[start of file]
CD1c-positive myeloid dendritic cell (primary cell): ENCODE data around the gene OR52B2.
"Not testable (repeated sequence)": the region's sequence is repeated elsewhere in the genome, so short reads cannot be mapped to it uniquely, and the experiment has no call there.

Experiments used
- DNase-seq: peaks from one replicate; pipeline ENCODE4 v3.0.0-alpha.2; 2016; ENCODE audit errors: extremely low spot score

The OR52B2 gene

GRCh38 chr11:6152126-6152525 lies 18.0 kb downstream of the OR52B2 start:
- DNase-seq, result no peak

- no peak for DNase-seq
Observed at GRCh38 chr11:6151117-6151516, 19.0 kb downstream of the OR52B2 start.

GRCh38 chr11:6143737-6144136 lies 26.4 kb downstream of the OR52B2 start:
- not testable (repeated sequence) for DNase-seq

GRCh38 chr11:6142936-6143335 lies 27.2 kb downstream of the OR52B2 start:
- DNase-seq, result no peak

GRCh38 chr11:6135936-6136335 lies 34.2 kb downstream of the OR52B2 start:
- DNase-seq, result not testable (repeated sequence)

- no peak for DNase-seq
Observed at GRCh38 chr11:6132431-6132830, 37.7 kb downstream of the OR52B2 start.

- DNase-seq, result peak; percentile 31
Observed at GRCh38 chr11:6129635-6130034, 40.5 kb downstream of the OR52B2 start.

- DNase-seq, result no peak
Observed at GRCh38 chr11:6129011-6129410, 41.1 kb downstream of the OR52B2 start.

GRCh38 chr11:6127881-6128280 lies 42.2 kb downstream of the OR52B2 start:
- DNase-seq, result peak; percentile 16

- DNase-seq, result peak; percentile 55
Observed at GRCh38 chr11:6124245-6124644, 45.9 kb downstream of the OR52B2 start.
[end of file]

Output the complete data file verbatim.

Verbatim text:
CD1c-positive myeloid dendritic cell (primary cell): ENCODE data around the gene OR52B2.
"Not testable (repeated sequence)": the region's sequence is repeated elsewhere in the genome, so short reads cannot be mapped to it uniquely, and the experiment has no call there.

Experiments used
- DNase-seq: peaks from one replicate; pipeline ENCODE4 v3.0.0-alpha.2; 2016; ENCODE audit errors: extremely low spot score

The OR52B2 gene

GRCh38 chr11:6152126-6152525 lies 18.0 kb downstream of the OR52B2 start:
- DNase-seq, result no peak

- no peak for DNase-seq
Observed at GRCh38 chr11:6151117-6151516, 19.0 kb downstream of the OR52B2 start.

GRCh38 chr11:6143737-6144136 lies 26.4 kb downstream of the OR52B2 start:
- not testable (repeated sequence) for DNase-seq

GRCh38 chr11:6142936-6143335 lies 27.2 kb downstream of the OR52B2 start:
- DNase-seq, result no peak

GRCh38 chr11:6135936-6136335 lies 34.2 kb downstream of the OR52B2 start:
- DNase-seq, result not testable (repeated sequence)

- no peak for DNase-seq
Observed at GRCh38 chr11:6132431-6132830, 37.7 kb downstream of the OR52B2 start.

- DNase-seq, result peak; percentile 31
Observed at GRCh38 chr11:6129635-6130034, 40.5 kb downstream of the OR52B2 start.

- DNase-seq, result no peak
Observed at GRCh38 chr11:6129011-6129410, 41.1 kb downstream of the OR52B2 start.

GRCh38 chr11:6127881-6128280 lies 42.2 kb downstream of the OR52B2 start:
- DNase-seq, result peak; percentile 16

- DNase-seq, result peak; percentile 55
Observed at GRCh38 chr11:6124245-6124644, 45.9 kb downstream of the OR52B2 start.